Before History, There Was VaranasiArticle by: unknown author
Fri February 08, 2013 | 00:00 AM
My friends who are Indo-philes laughed at me when I told them my virgin voyage to this country was 5 nights in Varanasi and a few nights at the largest celebration of humanity in history, the Kumbh Mela festival just 100 kilometers away. This is India with an exclamation point! It’s intense. It’s incense. And, at moments, it’s nonsense…some of what you see doesn’t make earthly sense. But, this oldest continuously inhabited city on earth, the sacred heart of the Hindu religion, is truly a feast for seeking eyes and the ultimate playground for photographers.
My Indian traveling companions, Nitin and Acharya Sri
First off, after doing the Thaipusam and Harbin festivals on my own during this 5-week Asian trip, I was excited to spend nine nights in India with two new friends, Nitin Dixin (the taker of three pics in this and the next post — humbly wishing to remain anonymous) who had traveled to the US from India and heard me speak at a conference, and Acharya Sri Maharishi who was our spiritual guide and wise-cracking comedian. I was very fortunate to have these two “locals” with me as they gave me access and insight into so much of Indian culture as well as opportunities to meet swamis and gurus at Kumbh Mela.
Delhi’s airport: What other international airport would have a sculpture dedicated to yoga in it?
Varanasi’s population of more than 3 million swells by 25-50% during the every-12-years Maha Kumbh Mela that occurs in nearby Allahabad, as many of the 100 million estimated devotees to the Mela make a stop in this sacred city.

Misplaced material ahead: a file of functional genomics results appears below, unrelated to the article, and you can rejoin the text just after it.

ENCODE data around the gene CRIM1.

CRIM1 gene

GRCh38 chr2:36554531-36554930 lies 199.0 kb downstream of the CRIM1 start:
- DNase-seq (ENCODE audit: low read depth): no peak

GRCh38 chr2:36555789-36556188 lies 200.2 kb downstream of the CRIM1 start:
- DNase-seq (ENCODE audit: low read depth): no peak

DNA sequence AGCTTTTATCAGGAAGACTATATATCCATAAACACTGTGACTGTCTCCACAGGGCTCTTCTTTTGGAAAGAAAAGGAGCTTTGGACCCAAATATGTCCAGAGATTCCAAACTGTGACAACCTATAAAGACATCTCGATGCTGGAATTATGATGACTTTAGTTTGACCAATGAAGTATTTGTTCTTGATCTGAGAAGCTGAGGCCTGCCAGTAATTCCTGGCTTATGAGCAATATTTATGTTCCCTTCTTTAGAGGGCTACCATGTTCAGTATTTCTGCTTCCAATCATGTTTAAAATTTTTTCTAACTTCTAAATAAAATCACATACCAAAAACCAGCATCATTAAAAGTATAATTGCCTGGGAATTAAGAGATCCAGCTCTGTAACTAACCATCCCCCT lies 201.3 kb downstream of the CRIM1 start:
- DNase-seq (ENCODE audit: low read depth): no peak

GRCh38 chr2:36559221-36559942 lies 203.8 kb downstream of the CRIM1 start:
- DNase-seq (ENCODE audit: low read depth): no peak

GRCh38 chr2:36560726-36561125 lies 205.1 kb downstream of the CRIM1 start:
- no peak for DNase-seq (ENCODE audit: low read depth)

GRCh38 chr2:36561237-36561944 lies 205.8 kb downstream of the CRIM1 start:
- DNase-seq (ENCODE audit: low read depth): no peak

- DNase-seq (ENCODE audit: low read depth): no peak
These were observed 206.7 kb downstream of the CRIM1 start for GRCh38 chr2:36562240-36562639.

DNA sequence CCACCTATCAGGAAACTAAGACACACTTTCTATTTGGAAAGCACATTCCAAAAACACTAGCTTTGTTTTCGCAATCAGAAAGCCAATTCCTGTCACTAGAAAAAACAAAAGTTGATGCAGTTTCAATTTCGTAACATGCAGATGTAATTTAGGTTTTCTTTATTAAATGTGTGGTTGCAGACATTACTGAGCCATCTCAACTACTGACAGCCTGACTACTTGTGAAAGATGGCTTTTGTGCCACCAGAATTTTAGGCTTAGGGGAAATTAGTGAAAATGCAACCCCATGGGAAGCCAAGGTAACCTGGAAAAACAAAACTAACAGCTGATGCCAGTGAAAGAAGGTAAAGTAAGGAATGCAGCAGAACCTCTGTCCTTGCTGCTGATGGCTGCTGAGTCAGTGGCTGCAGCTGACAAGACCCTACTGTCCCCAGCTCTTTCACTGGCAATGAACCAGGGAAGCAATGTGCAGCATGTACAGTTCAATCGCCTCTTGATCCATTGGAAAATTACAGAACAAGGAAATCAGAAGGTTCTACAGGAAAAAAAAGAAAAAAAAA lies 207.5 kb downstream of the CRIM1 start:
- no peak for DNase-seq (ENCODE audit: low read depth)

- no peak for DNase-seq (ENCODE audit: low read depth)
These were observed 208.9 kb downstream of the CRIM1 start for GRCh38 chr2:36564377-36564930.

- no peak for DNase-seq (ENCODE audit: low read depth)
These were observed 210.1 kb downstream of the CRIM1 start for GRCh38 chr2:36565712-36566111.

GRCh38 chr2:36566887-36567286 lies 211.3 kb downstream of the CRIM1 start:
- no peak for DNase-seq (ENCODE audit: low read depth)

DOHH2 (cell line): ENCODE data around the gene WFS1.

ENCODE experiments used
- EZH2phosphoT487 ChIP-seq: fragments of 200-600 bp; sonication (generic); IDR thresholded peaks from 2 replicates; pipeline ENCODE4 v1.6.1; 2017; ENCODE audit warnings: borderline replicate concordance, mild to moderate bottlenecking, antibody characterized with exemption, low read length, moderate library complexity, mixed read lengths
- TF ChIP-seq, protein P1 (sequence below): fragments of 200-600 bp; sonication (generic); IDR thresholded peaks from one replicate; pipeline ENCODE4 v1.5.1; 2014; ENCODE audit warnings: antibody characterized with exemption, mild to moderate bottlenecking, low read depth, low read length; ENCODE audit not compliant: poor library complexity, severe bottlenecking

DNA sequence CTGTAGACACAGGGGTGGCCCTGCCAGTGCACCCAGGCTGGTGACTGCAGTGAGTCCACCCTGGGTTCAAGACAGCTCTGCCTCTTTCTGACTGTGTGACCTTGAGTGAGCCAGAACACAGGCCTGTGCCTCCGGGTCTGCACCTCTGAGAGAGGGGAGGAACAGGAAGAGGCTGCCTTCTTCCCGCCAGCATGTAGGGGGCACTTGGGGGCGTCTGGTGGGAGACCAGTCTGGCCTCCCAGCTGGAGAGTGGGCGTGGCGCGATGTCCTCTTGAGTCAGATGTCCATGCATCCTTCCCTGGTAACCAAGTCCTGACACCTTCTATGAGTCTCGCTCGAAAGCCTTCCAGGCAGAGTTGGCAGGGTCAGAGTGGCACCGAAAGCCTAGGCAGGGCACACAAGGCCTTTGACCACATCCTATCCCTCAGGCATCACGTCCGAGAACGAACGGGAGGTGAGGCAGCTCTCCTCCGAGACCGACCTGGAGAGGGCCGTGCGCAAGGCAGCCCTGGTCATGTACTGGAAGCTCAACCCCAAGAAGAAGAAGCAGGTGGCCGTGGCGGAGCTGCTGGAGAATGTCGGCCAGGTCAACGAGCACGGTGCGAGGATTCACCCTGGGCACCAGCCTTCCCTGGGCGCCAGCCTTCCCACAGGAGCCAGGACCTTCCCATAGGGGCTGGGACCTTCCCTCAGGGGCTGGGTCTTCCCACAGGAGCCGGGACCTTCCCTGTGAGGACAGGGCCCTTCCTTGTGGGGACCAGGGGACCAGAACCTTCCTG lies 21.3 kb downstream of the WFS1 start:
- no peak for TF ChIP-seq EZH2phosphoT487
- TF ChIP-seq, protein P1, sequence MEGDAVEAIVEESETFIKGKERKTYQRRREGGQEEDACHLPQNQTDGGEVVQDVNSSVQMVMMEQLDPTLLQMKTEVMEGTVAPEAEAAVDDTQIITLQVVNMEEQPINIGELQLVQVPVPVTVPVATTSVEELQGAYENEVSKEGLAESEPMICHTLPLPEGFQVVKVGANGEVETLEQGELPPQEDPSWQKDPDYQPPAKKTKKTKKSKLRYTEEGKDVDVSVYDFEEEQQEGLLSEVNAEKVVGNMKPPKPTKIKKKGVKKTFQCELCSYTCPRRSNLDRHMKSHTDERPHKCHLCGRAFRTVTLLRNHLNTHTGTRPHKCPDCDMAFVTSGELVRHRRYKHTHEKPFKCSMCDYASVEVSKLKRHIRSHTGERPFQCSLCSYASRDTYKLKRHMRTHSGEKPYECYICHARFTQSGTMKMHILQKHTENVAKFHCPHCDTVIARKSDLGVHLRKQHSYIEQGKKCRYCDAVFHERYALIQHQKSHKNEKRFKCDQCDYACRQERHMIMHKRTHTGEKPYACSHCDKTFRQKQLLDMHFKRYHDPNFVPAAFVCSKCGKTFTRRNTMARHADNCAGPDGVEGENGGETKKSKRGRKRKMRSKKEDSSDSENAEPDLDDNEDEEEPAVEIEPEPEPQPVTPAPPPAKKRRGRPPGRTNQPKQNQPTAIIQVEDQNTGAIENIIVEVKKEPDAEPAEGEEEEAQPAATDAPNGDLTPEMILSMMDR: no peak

A big police presence in town with so many visitors, but Indian police know how to smile
Even the drive from the airport was a thrill a second. Our driver, Ajay, told us that there are three things you need for driving in India: a good horn, good brakes, and good luck. In this town dedicated to faith, I came to believe that faith was being a passenger in an out-of-control auto-rickshaw on a busy market day. Whether it’s the crowds, the sensual overload (do you love the smell of fresh cow dung in the morning…and, by the way, who owns all these roaming cows?), the fear of intestinal intruders, or the divine tricksters that play with your dreams, some visitors find Varanasi to be Maximum India — then realize next time they’ll ask for a smaller portion.
Varanasi’s accentuated colors & tastes
I was bewitched by Varanasi’s sacred offerings (outlined in my next blog post), but I was also impressed by the spirit of hospitality here. There’s an Indian expression “Atithe Devo Bhavah” which means Guest is God. This is part of the reason why Indians around the world are drawn to the hotel business. After staying at a Delhi luxury hotel ranked #1 in the world, we chose a delightful $40 per night homestay that doubled as a silk and fine cloth exporter
I came to realize how captivated Indians are with fine textiles
This homestay was home to three generations of one family and the meals were heavenly. I loved grandpa doing his morning chanting through the house as he prayed on various devotional art pieces. The home was full of enchanting conversations about the meaning of life and I’ll never forget Acharya Sri’s response to my mentioning having grandkids in their teens. Without batting an eyelash, he said, “Are you speaking about this lifetime or another one?” You don’t have these conversations in many other large cities on the globe.
Not only do Indians love silk but they also love sweets and this place is deservedly-famous, New Rajshree Sweets
And where else in the world can you have a tough-looking, stocky man paste ash and vermilion on your forehead without feeling like you need to put on boxing gloves? Varanasi is lovely and loving.